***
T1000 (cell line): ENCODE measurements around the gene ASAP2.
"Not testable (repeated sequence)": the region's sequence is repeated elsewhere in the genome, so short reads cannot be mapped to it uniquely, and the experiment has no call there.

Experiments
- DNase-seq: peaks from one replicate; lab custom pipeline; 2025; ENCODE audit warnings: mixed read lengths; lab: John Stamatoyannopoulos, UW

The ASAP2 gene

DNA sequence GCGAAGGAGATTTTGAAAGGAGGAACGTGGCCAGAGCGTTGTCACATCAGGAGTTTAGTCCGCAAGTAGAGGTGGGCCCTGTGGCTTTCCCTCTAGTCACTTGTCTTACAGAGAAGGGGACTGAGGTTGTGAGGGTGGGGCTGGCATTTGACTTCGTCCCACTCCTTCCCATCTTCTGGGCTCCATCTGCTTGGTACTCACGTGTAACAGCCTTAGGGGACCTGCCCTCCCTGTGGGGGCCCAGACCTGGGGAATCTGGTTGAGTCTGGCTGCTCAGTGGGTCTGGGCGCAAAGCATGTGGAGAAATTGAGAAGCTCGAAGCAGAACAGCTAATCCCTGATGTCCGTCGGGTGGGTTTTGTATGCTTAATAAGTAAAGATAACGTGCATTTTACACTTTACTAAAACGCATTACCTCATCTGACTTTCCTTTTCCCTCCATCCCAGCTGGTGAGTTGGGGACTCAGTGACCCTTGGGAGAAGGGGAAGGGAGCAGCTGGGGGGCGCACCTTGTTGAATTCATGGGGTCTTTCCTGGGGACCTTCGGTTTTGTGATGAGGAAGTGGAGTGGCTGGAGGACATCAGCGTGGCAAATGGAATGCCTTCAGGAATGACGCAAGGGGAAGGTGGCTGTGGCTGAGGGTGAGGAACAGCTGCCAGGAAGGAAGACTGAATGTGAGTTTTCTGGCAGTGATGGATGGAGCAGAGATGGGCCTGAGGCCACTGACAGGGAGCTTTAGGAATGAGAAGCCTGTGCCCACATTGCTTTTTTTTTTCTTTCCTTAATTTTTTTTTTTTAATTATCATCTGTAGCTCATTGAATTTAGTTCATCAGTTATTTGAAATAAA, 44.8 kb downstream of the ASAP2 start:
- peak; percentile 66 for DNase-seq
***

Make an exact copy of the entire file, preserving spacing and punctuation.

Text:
T1000 (cell line): ENCODE measurements around the gene ASAP2.
"Not testable (repeated sequence)": the region's sequence is repeated elsewhere in the genome, so short reads cannot be mapped to it uniquely, and the experiment has no call there.

Experiments
- DNase-seq: peaks from one replicate; lab custom pipeline; 2025; ENCODE audit warnings: mixed read lengths; lab: John Stamatoyannopoulos, UW

The ASAP2 gene

DNA sequence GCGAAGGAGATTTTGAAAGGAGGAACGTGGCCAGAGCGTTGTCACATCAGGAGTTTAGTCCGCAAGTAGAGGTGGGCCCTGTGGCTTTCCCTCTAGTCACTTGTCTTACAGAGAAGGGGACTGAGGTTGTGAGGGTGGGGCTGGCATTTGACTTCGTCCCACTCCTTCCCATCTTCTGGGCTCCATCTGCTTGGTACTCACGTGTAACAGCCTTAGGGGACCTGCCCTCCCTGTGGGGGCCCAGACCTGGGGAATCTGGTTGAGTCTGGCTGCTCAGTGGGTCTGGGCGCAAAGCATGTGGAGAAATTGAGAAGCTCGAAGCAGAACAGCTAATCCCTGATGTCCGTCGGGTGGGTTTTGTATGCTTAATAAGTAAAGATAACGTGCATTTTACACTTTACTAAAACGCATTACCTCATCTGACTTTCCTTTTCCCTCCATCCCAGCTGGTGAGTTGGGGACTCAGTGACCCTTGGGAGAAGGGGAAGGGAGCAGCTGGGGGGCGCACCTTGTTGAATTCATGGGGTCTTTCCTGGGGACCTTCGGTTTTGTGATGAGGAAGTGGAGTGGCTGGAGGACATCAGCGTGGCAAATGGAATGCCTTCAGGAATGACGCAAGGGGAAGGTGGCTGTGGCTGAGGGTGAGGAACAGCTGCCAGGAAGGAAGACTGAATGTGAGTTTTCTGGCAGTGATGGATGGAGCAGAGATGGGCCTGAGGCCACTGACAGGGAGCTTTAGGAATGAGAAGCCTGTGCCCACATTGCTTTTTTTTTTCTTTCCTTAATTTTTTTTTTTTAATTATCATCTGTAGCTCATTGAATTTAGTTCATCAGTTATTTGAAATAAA, 44.8 kb downstream of the ASAP2 start:
- peak; percentile 66 for DNase-seq